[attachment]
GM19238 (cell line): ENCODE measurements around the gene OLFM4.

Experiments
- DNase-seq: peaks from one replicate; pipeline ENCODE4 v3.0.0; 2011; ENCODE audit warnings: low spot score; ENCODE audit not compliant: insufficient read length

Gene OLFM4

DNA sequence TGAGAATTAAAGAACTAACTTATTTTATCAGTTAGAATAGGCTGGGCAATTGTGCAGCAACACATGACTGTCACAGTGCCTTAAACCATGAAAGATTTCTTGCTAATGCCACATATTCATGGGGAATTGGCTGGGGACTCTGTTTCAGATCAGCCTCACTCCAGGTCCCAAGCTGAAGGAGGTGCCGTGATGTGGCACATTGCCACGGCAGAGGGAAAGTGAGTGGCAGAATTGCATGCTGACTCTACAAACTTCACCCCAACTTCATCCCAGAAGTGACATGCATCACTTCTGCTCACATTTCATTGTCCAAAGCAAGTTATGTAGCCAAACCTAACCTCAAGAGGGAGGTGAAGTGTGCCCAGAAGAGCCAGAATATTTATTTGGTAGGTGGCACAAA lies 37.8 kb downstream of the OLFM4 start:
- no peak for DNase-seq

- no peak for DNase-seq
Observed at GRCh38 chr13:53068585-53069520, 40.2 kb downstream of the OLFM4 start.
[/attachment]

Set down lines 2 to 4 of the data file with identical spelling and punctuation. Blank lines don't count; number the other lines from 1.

Experiments
- DNase-seq: peaks from one replicate; pipeline ENCODE4 v3.0.0; 2011; ENCODE audit warnings: low spot score; ENCODE audit not compliant: insufficient read length

Gene OLFM4